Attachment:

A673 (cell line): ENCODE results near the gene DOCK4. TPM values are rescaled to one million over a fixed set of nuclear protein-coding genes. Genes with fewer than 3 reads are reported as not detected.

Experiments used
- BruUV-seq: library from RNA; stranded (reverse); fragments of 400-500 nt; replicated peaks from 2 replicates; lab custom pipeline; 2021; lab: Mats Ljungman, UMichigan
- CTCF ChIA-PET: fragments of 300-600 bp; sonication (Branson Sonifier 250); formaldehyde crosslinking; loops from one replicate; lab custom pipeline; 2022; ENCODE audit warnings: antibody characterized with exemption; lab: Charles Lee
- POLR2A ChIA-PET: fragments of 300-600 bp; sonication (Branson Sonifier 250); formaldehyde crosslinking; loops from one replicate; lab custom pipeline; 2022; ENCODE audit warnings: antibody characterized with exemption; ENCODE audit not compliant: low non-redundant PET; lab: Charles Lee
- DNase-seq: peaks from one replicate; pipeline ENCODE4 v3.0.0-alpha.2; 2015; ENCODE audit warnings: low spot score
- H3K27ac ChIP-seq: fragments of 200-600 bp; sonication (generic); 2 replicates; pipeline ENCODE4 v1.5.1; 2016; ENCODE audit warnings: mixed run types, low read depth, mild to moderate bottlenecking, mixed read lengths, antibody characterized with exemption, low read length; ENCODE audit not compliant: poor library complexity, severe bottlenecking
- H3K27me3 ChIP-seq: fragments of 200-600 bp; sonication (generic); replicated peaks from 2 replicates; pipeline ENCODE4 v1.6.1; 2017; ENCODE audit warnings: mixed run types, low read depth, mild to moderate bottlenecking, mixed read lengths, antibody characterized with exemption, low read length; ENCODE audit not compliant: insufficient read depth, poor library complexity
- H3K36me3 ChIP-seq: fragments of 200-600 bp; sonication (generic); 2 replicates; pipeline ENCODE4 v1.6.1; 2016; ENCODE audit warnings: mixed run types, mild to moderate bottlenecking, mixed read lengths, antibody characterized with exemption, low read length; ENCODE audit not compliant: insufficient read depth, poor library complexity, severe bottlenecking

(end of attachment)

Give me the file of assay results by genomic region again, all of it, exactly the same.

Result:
A673 (cell line): ENCODE results near the gene DOCK4. TPM values are rescaled to one million over a fixed set of nuclear protein-coding genes. Genes with fewer than 3 reads are reported as not detected.

Experiments used
- BruUV-seq: library from RNA; stranded (reverse); fragments of 400-500 nt; replicated peaks from 2 replicates; lab custom pipeline; 2021; lab: Mats Ljungman, UMichigan
- CTCF ChIA-PET: fragments of 300-600 bp; sonication (Branson Sonifier 250); formaldehyde crosslinking; loops from one replicate; lab custom pipeline; 2022; ENCODE audit warnings: antibody characterized with exemption; lab: Charles Lee
- POLR2A ChIA-PET: fragments of 300-600 bp; sonication (Branson Sonifier 250); formaldehyde crosslinking; loops from one replicate; lab custom pipeline; 2022; ENCODE audit warnings: antibody characterized with exemption; ENCODE audit not compliant: low non-redundant PET; lab: Charles Lee
- DNase-seq: peaks from one replicate; pipeline ENCODE4 v3.0.0-alpha.2; 2015; ENCODE audit warnings: low spot score
- H3K27ac ChIP-seq: fragments of 200-600 bp; sonication (generic); 2 replicates; pipeline ENCODE4 v1.5.1; 2016; ENCODE audit warnings: mixed run types, low read depth, mild to moderate bottlenecking, mixed read lengths, antibody characterized with exemption, low read length; ENCODE audit not compliant: poor library complexity, severe bottlenecking
- H3K27me3 ChIP-seq: fragments of 200-600 bp; sonication (generic); replicated peaks from 2 replicates; pipeline ENCODE4 v1.6.1; 2017; ENCODE audit warnings: mixed run types, low read depth, mild to moderate bottlenecking, mixed read lengths, antibody characterized with exemption, low read length; ENCODE audit not compliant: insufficient read depth, poor library complexity
- H3K36me3 ChIP-seq: fragments of 200-600 bp; sonication (generic); 2 replicates; pipeline ENCODE4 v1.6.1; 2016; ENCODE audit warnings: mixed run types, mild to moderate bottlenecking, mixed read lengths, antibody characterized with exemption, low read length; ENCODE audit not compliant: insufficient read depth, poor library complexity, severe bottlenecking